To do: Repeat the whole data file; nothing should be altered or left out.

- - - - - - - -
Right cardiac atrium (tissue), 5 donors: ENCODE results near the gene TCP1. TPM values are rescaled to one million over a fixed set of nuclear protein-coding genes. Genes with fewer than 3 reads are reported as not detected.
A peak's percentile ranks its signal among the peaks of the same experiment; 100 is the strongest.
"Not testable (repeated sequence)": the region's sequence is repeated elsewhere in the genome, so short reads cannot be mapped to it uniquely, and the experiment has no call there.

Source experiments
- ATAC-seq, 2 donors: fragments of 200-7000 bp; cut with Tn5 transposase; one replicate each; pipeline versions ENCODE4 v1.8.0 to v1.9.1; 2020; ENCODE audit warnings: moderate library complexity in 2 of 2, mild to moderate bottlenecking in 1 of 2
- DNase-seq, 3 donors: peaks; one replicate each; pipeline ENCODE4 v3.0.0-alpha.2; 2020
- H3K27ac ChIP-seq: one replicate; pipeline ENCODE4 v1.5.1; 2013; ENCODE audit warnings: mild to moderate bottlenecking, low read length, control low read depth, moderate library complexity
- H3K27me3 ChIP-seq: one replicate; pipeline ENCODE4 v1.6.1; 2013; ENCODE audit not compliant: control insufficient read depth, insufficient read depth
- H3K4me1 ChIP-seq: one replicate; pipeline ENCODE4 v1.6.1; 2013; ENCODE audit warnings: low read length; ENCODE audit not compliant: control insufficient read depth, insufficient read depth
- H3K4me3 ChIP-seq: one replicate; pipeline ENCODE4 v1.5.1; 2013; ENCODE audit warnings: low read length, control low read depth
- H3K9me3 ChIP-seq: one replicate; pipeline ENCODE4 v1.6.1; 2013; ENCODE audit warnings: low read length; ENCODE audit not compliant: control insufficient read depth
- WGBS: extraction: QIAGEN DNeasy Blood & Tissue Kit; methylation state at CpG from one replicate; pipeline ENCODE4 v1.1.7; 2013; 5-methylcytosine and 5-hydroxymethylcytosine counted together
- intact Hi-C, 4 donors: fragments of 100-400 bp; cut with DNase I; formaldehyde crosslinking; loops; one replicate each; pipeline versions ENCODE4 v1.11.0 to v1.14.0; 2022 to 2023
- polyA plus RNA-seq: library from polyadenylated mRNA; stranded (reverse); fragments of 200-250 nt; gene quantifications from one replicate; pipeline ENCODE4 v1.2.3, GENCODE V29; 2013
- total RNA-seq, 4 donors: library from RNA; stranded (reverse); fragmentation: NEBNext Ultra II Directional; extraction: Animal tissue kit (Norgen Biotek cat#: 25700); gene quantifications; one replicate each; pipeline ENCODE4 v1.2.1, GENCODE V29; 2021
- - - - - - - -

Right cardiac atrium (tissue), 5 donors: ENCODE results near the gene TCP1. TPM values are rescaled to one million over a fixed set of nuclear protein-coding genes. Genes with fewer than 3 reads are reported as not detected.
A peak's percentile ranks its signal among the peaks of the same experiment; 100 is the strongest.
"Not testable (repeated sequence)": the region's sequence is repeated elsewhere in the genome, so short reads cannot be mapped to it uniquely, and the experiment has no call there.

Source experiments
- ATAC-seq, 2 donors: fragments of 200-7000 bp; cut with Tn5 transposase; one replicate each; pipeline versions ENCODE4 v1.8.0 to v1.9.1; 2020; ENCODE audit warnings: moderate library complexity in 2 of 2, mild to moderate bottlenecking in 1 of 2
- DNase-seq, 3 donors: peaks; one replicate each; pipeline ENCODE4 v3.0.0-alpha.2; 2020
- H3K27ac ChIP-seq: one replicate; pipeline ENCODE4 v1.5.1; 2013; ENCODE audit warnings: mild to moderate bottlenecking, low read length, control low read depth, moderate library complexity
- H3K27me3 ChIP-seq: one replicate; pipeline ENCODE4 v1.6.1; 2013; ENCODE audit not compliant: control insufficient read depth, insufficient read depth
- H3K4me1 ChIP-seq: one replicate; pipeline ENCODE4 v1.6.1; 2013; ENCODE audit warnings: low read length; ENCODE audit not compliant: control insufficient read depth, insufficient read depth
- H3K4me3 ChIP-seq: one replicate; pipeline ENCODE4 v1.5.1; 2013; ENCODE audit warnings: low read length, control low read depth
- H3K9me3 ChIP-seq: one replicate; pipeline ENCODE4 v1.6.1; 2013; ENCODE audit warnings: low read length; ENCODE audit not compliant: control insufficient read depth
- WGBS: extraction: QIAGEN DNeasy Blood & Tissue Kit; methylation state at CpG from one replicate; pipeline ENCODE4 v1.1.7; 2013; 5-methylcytosine and 5-hydroxymethylcytosine counted together
- intact Hi-C, 4 donors: fragments of 100-400 bp; cut with DNase I; formaldehyde crosslinking; loops; one replicate each; pipeline versions ENCODE4 v1.11.0 to v1.14.0; 2022 to 2023
- polyA plus RNA-seq: library from polyadenylated mRNA; stranded (reverse); fragments of 200-250 nt; gene quantifications from one replicate; pipeline ENCODE4 v1.2.3, GENCODE V29; 2013
- total RNA-seq, 4 donors: library from RNA; stranded (reverse); fragmentation: NEBNext Ultra II Directional; extraction: Animal tissue kit (Norgen Biotek cat#: 25700); gene quantifications; one replicate each; pipeline ENCODE4 v1.2.1, GENCODE V29; 2021